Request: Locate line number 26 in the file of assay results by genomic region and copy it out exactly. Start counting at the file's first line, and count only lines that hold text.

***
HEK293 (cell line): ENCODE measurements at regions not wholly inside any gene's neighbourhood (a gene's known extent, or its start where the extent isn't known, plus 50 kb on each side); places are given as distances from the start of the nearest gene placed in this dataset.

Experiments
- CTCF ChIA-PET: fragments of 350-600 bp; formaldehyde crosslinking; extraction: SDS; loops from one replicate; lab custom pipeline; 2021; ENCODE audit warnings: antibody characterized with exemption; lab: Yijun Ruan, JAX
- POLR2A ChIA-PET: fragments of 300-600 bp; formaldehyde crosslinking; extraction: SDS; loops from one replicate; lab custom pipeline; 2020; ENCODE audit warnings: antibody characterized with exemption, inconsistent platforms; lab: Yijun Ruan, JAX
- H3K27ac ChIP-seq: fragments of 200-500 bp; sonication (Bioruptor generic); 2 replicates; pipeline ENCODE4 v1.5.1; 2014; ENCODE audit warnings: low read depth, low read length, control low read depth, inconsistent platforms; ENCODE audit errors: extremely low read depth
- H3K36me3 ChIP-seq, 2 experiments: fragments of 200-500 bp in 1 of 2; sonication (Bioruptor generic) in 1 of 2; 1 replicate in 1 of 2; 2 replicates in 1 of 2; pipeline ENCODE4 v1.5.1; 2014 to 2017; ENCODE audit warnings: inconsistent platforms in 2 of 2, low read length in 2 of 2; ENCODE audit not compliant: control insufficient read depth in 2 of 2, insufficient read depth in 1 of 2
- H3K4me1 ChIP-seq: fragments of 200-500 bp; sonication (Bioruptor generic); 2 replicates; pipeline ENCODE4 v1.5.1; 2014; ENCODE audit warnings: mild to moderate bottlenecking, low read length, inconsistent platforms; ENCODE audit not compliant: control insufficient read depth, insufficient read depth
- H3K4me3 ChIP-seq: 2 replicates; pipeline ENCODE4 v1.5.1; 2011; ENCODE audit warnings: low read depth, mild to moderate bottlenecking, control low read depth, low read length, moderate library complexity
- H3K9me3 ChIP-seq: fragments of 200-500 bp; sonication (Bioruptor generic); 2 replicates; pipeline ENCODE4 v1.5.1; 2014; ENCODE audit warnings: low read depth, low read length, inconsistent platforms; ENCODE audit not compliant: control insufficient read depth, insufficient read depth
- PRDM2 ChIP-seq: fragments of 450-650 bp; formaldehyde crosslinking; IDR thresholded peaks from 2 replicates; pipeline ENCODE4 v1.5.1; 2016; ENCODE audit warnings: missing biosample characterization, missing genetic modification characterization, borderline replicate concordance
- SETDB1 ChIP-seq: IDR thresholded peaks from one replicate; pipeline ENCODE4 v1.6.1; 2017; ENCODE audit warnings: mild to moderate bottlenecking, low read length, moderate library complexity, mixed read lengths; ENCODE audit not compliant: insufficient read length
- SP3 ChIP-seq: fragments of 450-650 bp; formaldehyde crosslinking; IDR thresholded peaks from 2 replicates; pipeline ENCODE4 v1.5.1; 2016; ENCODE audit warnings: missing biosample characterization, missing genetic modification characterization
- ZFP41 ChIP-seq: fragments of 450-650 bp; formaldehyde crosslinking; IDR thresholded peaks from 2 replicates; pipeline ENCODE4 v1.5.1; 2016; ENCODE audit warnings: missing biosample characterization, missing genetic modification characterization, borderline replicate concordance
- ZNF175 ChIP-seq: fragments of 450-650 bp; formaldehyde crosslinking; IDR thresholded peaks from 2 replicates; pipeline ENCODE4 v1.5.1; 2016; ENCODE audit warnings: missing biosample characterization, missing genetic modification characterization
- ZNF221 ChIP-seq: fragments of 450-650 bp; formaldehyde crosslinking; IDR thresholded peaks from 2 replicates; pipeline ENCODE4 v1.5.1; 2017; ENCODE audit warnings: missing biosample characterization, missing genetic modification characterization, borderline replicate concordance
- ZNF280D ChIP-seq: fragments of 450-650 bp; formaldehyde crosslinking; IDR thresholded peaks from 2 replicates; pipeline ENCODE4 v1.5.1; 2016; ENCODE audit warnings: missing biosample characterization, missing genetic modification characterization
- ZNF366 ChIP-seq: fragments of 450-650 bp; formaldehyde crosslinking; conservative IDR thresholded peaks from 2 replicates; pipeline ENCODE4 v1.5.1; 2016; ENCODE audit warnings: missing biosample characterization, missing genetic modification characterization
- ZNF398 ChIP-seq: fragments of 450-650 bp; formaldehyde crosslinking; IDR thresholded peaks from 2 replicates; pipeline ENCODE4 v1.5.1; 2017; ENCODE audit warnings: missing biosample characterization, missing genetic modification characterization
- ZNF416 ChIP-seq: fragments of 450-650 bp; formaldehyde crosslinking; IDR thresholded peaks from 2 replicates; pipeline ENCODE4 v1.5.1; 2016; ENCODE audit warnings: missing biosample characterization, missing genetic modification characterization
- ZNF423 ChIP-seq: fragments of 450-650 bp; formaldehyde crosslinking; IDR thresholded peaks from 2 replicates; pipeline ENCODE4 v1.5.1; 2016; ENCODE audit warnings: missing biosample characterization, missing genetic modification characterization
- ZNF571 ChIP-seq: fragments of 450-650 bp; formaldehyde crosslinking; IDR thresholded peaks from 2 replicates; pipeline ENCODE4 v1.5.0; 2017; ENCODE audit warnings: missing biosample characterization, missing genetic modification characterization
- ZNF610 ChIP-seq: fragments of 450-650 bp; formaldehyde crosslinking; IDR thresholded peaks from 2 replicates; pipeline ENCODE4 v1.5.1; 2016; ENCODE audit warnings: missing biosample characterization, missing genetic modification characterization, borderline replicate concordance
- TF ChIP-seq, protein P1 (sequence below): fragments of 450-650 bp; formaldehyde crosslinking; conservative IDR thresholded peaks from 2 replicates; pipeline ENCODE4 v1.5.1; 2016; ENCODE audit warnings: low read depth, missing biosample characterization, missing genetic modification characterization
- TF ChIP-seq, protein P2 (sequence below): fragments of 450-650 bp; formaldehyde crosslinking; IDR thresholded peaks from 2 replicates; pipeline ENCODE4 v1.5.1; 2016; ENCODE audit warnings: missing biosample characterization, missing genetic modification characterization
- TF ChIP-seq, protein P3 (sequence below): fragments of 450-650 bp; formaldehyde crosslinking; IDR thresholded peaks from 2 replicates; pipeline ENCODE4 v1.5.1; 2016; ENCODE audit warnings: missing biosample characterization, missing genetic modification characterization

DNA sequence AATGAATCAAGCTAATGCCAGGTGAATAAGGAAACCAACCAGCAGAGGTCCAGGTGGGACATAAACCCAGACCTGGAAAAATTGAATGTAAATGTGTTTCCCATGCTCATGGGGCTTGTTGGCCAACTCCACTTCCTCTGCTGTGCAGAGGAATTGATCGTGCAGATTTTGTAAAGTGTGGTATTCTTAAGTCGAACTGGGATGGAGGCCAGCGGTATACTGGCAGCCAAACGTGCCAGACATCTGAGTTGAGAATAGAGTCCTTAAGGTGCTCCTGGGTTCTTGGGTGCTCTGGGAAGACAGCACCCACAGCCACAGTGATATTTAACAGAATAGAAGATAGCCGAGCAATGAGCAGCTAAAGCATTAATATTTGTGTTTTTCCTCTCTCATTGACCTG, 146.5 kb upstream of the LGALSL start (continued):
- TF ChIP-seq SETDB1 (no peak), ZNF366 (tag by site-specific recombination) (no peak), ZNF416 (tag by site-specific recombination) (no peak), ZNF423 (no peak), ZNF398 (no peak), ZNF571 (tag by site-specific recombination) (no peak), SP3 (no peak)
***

DNA sequence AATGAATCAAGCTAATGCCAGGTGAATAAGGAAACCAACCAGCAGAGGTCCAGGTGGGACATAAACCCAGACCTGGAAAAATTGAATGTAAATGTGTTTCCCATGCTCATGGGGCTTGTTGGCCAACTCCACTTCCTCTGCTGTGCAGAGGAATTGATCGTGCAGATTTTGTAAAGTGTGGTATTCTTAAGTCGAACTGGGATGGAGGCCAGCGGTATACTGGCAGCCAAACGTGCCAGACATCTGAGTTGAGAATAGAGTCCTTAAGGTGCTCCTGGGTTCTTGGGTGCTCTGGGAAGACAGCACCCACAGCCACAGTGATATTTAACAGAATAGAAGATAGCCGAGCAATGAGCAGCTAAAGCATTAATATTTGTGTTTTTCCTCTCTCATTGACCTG, 146.5 kb upstream of the LGALSL start (continued):